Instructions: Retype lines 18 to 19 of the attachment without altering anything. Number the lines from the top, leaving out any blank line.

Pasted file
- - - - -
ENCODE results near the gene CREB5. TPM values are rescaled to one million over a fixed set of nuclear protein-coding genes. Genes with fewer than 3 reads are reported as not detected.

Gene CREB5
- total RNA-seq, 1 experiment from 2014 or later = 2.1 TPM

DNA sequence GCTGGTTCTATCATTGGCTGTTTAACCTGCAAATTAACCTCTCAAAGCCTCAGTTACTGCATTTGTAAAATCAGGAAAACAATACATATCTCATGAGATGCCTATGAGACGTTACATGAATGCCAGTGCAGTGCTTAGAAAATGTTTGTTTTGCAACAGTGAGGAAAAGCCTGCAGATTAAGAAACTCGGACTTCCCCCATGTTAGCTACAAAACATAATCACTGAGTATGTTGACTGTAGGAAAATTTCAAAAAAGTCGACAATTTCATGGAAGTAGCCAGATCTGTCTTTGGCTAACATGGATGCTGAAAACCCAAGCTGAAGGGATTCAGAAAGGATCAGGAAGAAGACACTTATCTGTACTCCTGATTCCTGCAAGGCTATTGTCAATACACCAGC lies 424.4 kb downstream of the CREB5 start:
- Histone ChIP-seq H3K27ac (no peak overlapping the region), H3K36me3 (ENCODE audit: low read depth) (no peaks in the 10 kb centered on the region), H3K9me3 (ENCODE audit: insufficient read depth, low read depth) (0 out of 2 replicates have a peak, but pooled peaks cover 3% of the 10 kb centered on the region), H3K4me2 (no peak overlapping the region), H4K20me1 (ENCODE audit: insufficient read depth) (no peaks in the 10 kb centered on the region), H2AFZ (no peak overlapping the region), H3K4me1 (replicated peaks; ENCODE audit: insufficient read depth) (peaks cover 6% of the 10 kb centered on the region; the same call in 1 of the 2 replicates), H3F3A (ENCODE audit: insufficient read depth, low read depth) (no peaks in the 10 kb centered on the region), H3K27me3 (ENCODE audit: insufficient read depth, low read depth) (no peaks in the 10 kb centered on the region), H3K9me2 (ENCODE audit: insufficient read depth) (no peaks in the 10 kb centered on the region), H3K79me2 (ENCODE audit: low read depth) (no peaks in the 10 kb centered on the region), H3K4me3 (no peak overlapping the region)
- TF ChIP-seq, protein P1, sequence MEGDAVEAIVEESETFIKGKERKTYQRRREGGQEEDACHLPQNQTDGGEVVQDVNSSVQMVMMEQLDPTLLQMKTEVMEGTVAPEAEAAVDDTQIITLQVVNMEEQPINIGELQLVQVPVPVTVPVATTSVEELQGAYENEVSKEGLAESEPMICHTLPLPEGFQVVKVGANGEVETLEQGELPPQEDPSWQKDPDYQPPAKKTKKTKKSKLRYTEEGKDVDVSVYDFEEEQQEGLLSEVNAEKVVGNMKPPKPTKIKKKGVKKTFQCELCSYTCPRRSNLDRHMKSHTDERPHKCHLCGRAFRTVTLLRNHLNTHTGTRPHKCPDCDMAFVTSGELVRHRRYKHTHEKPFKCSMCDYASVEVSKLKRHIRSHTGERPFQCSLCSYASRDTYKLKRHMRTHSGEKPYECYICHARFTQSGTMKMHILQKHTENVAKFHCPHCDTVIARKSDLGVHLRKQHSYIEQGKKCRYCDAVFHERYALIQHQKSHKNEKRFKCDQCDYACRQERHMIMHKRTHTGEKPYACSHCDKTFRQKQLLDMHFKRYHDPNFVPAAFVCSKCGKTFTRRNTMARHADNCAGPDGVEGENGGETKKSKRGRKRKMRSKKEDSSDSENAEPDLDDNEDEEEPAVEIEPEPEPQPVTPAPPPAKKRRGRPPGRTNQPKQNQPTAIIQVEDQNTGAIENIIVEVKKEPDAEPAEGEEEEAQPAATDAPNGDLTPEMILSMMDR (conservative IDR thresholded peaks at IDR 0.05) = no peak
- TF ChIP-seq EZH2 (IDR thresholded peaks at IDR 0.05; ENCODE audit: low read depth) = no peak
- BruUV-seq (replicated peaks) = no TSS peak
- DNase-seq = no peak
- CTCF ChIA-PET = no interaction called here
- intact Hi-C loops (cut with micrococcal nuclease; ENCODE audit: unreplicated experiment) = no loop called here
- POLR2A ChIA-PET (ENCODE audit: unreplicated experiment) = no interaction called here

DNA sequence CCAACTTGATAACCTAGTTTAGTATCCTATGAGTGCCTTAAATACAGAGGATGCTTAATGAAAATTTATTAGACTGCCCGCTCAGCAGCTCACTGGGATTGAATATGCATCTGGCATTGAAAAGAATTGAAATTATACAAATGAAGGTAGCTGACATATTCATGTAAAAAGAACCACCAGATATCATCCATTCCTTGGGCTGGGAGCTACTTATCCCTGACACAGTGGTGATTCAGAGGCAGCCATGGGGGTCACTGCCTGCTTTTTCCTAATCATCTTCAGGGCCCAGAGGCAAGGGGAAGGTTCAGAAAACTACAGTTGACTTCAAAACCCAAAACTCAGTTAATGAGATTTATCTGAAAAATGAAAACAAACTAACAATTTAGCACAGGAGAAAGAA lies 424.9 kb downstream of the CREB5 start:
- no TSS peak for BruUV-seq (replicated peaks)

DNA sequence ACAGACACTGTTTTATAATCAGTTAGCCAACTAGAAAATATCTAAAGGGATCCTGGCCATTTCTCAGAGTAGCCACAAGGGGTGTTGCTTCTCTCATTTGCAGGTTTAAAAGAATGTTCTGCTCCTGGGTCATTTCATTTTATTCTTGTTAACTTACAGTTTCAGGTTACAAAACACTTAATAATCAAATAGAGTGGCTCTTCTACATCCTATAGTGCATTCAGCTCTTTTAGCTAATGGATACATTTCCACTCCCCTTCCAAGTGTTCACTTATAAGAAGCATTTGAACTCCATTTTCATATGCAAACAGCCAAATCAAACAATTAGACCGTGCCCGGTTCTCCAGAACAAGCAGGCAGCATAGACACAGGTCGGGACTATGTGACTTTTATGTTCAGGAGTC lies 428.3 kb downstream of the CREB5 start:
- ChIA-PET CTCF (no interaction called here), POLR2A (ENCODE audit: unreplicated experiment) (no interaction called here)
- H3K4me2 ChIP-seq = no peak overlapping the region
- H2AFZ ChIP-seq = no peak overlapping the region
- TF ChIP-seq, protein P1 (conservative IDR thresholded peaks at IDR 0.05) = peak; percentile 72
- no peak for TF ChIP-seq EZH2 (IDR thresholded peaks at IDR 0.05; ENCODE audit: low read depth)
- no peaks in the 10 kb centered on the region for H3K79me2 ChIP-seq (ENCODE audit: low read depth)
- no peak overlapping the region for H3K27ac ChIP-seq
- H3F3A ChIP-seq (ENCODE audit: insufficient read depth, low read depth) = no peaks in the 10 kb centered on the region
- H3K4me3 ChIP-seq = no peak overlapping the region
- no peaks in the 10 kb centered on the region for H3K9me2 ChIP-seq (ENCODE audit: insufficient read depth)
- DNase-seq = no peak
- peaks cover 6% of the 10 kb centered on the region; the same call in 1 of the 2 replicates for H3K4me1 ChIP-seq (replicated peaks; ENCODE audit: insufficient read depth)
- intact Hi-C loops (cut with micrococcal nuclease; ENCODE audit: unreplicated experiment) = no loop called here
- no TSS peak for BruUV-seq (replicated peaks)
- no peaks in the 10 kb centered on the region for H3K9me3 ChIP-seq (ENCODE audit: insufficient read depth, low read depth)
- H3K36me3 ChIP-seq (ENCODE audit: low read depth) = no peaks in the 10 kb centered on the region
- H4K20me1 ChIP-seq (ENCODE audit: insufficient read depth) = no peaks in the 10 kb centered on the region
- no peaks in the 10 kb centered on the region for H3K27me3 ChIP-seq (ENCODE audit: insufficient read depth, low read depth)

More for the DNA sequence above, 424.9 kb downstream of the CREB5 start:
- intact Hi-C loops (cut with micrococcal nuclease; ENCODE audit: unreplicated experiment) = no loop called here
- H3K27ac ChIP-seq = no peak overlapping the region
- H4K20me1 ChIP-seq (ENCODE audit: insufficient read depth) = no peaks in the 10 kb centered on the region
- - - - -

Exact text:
- H2AFZ ChIP-seq = no peak overlapping the region
- TF ChIP-seq, protein P1 (conservative IDR thresholded peaks at IDR 0.05) = peak; percentile 72